February 3, 2015 – The “Bourbon Boom” and growing interest in American whiskies helped boost US spirits sales by four percent during 2014, according to the annual economic report released today by the Distilled Spirits Council of the United States. During a briefing at the New York Yacht Club, DISCUS CEO Peter Cressy also cited growing sales of so-called “high-end” and “Super Premium” spirits, with “high-end” defined as those priced $18-30 per bottle and “Super Premium” selling for $30 or more. Both segments recorded volume gains of more than 5 percent during 2014, with “high-end” volume up 5.8% and “Super Premium” volume up 5.1%. By comparison, “premium” spirits priced between $12-18 per bottle were up 3.1% and “value” spirits fell by 1.3%.
Listen to the DISCUS Briefing:
DISCUS Chief Economist David Ozgo credited the shift in sales to improving economic conditions, noting that as consumers feel better about their economic status, they tend to switch to more expensive spirits. While the volume data reflects all spirits categories, whisky helped lead the way with Bourbon and Tennessee Whiskey volumes gaining 7.4% over 2013 with sales of more than 19 million 9-liter (12 750ml bottles) cases. Irish Whiskey showed continued strength with a 9.1% gain, while Single Malt Scotch Whisky volume was up by 6.4%. Canadian Whisky dropped one percent, while Blended Scotch Whisky volumes were off by three percent.
The trend among younger consumers to favor flavored whiskies and other spirits continues to grow, with sales of flavored whisky growing by about a third to 2.8 million cases, outpacing rum (up 1.9 million cases) and vodka, where sales fell by almost a million cases. Ozgo predicted continued growth in the sector based on economic data showing income growth in the 21-34 year old age group, noting that while flavored whiskies are taking some sales away from traditional products, they are attracting new consumers to the market.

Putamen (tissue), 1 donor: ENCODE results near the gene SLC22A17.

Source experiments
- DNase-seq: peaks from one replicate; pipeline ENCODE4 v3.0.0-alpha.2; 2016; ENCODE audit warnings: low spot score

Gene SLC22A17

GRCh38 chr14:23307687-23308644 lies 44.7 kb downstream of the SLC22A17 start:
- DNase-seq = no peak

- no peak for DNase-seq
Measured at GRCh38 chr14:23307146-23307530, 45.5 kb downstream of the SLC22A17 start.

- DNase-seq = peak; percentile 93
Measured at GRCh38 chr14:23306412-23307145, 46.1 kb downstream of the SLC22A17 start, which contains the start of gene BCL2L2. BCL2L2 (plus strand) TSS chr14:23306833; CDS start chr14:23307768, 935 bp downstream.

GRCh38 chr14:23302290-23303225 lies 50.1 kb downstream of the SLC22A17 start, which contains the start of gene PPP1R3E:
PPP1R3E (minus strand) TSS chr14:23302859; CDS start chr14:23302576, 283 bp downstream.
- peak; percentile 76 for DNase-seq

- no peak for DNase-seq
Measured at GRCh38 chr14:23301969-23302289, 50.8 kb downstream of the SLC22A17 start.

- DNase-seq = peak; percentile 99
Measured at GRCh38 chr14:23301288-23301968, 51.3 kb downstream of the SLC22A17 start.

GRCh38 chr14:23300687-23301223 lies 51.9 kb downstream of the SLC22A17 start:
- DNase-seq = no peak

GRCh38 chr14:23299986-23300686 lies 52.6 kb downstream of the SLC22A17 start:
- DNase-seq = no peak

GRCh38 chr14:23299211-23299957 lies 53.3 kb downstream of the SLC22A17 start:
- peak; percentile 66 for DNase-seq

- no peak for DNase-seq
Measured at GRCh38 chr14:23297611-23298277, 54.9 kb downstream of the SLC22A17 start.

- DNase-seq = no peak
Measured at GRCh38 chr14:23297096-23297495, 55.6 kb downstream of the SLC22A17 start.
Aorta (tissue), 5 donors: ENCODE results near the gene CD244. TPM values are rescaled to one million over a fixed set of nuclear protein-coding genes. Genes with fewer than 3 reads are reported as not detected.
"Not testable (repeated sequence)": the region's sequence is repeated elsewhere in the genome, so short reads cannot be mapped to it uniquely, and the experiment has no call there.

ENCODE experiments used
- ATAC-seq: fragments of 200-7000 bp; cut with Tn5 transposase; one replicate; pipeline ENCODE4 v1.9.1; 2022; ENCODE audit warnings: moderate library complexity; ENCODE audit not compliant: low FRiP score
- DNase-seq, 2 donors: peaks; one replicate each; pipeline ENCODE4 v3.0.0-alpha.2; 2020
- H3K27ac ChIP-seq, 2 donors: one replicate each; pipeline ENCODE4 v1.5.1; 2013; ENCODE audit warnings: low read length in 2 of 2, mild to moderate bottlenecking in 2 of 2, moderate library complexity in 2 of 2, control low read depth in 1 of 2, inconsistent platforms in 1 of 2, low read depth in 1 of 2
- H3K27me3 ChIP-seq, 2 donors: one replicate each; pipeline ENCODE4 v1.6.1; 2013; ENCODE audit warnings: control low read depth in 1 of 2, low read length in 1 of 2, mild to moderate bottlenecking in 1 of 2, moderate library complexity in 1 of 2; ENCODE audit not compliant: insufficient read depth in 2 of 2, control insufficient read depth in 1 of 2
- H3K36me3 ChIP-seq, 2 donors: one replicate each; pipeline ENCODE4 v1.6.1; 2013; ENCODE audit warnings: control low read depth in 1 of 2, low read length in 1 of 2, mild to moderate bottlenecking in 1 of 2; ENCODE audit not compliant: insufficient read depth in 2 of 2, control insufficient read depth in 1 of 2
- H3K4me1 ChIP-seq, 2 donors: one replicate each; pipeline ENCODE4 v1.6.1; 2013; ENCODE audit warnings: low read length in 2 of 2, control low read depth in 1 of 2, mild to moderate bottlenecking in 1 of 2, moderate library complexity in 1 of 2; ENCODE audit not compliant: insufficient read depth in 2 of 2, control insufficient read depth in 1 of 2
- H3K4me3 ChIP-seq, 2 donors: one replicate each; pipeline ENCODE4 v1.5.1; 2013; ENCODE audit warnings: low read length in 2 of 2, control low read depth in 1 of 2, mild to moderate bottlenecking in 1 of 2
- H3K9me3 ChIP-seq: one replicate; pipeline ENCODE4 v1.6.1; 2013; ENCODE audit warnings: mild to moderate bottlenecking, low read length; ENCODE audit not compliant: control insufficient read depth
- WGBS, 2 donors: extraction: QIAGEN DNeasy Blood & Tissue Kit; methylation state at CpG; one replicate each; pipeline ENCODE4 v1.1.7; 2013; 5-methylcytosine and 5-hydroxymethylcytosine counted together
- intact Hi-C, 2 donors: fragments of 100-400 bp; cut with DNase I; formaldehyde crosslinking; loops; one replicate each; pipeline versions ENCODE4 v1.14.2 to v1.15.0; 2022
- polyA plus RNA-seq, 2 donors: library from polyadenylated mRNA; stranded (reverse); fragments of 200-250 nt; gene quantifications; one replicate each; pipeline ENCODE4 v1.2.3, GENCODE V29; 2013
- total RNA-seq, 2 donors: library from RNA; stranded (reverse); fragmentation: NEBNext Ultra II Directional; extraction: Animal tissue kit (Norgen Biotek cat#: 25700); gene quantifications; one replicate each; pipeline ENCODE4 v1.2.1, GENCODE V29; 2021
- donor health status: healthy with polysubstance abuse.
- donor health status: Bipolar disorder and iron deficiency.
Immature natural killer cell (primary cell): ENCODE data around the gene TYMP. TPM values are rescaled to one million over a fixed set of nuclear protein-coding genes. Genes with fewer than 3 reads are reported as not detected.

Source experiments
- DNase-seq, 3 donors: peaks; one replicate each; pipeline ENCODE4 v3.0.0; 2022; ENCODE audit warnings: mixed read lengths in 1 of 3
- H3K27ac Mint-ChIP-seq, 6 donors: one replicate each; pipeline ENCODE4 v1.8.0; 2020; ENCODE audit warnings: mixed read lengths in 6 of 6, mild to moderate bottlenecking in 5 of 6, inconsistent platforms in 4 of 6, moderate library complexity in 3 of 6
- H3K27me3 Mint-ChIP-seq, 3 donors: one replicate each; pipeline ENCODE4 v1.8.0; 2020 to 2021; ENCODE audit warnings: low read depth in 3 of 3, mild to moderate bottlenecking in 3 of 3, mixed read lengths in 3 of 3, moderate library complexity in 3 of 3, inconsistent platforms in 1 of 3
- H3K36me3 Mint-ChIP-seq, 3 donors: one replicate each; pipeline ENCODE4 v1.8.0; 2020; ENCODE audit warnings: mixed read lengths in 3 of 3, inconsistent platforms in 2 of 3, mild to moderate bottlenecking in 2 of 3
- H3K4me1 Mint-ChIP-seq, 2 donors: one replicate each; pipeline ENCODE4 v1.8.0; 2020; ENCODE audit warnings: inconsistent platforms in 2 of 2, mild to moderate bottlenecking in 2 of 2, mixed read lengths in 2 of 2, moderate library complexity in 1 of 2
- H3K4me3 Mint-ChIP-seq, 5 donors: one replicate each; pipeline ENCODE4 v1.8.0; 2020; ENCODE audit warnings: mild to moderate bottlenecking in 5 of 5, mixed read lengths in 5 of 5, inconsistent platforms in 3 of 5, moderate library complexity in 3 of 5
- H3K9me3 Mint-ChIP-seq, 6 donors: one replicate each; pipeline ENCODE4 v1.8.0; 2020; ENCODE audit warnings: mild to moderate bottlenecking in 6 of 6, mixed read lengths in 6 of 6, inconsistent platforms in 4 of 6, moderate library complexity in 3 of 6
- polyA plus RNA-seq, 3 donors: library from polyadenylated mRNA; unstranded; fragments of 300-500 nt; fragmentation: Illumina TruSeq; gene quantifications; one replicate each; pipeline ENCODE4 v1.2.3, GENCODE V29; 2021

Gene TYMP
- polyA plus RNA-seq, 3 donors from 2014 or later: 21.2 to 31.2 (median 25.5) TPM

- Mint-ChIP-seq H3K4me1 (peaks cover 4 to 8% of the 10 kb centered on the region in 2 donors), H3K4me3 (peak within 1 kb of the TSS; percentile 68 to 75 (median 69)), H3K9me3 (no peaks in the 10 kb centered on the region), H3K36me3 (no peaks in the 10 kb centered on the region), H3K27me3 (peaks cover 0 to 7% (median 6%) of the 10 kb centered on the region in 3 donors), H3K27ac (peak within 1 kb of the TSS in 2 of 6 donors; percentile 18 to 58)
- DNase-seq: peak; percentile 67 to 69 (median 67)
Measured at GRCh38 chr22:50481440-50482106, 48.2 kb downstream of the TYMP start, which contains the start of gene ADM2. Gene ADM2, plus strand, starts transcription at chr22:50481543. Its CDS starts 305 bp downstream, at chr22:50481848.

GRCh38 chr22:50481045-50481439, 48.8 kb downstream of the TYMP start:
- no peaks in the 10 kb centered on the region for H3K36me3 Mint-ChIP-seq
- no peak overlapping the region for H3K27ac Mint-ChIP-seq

Whisky continues to account for 70% of all US spirits exports, with a projected 3.4% gain in 2014 export results when all data is received. Bourbon and Tennessee Whiskey accounted for $1.02 billion in exports during the year according to Commerce Department data, up slightly from 2013. Sales of other American whiskies gained slightly, based on increased exports of whiskies from craft distillers. Canada remains the largest export market for US spirits ($212.6 million USD), followed by the UK, Germany, Australia, and France.
Editor’s note: This story was updated to include audio of the DISCUS briefing. A problem with the phone line for the conference call resulted in the first part of the briefing not being available. For that reason, we have included links to PDF files of the entire presentation.